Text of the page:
David Bryfman, chief innovation officer at The Jewish Education Project (formerly the Board of Jewish Education of Greater New York), is no longer concerned with using Jewish education to make people better Jews.
Considered an expert in bringing innovative strategies and creative thinking to Jewish education, Bryfman sees a bigger picture.
“My ultimate goal is to try to show [Jews] that their Jewish heritage, their wisdom, their values, their culture, their religion can actually make them better human beings,” he said in an interview prior to a visit this week to Pittsburgh, where he would be instructing Jewish educators, youth professionals and other local stakeholders.
“That’s a bit of a flip,” he continued. “I’m no longer saying that I think Judaism can make you a better Jew, or make the Jewish community stronger. I’m pretty adamant now that I believe that Judaism can actually make you a better human being, and it can make your community better and stronger, and it can make the world a better place.”
Brfyman was invited to come to Pittsburgh by Rabbi Amy Bardack, director of Jewish Life and Learning at the Jewish Federation of Greater Pittsburgh, and Rabbi Ron Symons, senior director of Jewish Life at the Jewish Community Center of Greater Pittsburgh.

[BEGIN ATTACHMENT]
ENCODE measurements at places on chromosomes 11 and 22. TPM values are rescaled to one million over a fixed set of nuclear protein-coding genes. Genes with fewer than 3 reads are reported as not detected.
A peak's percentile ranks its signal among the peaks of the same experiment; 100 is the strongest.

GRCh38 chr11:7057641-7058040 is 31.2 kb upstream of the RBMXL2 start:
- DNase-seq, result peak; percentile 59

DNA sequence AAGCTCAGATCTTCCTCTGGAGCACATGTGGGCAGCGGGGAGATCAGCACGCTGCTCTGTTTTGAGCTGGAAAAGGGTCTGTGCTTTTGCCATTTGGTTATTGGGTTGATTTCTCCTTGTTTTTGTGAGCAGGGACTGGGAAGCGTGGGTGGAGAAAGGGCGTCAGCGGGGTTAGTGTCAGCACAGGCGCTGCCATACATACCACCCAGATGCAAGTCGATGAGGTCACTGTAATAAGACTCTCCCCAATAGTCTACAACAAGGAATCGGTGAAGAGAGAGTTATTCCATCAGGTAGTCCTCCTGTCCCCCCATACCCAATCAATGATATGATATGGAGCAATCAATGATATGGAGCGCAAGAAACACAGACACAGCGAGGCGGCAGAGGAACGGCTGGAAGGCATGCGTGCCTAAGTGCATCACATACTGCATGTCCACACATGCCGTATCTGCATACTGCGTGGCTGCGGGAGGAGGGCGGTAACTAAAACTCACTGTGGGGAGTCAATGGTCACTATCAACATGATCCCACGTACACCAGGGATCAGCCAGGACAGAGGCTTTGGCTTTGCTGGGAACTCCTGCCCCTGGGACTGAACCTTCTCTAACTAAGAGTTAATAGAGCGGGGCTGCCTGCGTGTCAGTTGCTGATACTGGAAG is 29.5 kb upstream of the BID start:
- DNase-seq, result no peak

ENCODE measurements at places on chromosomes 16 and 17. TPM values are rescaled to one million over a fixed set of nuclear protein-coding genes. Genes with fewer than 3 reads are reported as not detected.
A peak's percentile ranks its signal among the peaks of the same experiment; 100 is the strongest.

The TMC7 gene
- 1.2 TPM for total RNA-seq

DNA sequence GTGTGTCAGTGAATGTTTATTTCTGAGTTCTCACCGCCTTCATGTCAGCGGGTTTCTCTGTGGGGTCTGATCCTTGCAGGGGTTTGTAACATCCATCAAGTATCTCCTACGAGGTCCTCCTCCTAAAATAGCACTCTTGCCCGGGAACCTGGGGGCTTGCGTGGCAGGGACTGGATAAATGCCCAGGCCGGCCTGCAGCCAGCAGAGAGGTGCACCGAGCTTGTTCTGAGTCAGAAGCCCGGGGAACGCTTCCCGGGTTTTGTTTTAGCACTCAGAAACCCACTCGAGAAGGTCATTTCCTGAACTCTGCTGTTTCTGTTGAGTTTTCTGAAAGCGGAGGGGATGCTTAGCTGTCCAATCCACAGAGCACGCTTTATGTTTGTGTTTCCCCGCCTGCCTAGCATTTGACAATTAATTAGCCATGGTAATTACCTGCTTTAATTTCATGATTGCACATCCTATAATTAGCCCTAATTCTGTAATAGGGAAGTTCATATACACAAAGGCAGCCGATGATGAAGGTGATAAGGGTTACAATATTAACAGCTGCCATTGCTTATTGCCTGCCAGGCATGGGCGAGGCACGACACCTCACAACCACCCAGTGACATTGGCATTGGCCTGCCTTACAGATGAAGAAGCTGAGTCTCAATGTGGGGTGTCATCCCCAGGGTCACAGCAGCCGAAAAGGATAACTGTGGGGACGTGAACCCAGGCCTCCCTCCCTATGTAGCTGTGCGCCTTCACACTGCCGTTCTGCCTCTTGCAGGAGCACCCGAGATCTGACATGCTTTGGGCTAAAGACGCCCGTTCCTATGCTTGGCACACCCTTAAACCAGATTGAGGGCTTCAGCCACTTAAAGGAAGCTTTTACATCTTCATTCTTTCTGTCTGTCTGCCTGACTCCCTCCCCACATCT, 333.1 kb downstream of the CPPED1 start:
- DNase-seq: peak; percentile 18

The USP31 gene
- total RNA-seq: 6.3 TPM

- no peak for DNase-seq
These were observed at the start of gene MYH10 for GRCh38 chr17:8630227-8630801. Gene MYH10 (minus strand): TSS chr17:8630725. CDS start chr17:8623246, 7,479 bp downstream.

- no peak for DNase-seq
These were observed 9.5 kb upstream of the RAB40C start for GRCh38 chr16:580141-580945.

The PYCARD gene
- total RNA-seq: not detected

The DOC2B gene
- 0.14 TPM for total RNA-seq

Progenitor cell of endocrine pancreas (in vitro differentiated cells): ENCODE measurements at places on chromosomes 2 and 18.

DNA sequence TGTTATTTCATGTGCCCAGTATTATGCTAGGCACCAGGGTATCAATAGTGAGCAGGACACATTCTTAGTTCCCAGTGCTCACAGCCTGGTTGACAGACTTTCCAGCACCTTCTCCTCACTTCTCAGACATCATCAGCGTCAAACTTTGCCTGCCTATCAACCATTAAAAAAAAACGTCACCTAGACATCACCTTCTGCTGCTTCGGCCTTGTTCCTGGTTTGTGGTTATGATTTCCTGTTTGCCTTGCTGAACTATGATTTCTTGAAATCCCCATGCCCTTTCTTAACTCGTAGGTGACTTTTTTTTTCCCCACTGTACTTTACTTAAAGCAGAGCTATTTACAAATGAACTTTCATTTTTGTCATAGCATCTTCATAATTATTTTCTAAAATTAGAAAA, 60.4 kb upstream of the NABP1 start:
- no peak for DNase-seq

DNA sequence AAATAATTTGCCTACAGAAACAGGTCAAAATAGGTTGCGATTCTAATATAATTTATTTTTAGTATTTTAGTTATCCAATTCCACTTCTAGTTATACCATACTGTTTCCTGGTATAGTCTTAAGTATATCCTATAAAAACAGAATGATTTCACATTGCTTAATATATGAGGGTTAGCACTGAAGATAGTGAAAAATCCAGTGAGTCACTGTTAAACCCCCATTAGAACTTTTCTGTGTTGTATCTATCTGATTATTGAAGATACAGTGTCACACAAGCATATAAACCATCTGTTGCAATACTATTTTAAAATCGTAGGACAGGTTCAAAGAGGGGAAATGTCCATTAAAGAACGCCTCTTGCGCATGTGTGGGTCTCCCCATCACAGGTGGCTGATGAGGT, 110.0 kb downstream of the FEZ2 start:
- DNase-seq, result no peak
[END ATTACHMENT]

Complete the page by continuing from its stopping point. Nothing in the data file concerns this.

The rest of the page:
On Monday, Bryfman met with youth directors from Pittsburgh, as well as visiting youth workers from Pittsburgh’s Israeli Partnership2Gether sister region, Karmiel/Misgav.
He also had a separate session with rabbis, synagogue directors and religious school educators and other Jewish professionals and held a third session, open to the public, called “Understanding Jewish Teens: The Selfie Generation Who Will Save the World.”
We have to actually make a choice, to change our ways to meet the needs of this younger generation.
Bardack thought the timing was right to bring Bryfman to Pittsburgh, as the results of the new Pittsburgh Jewish Community Study, which the Federation commissioned from Brandeis University researchers, will be revealed next month.
As the community will be evaluating its new data, Bardack explained, “it’s time to make sure our approach to teen learning is based on best practices and research.”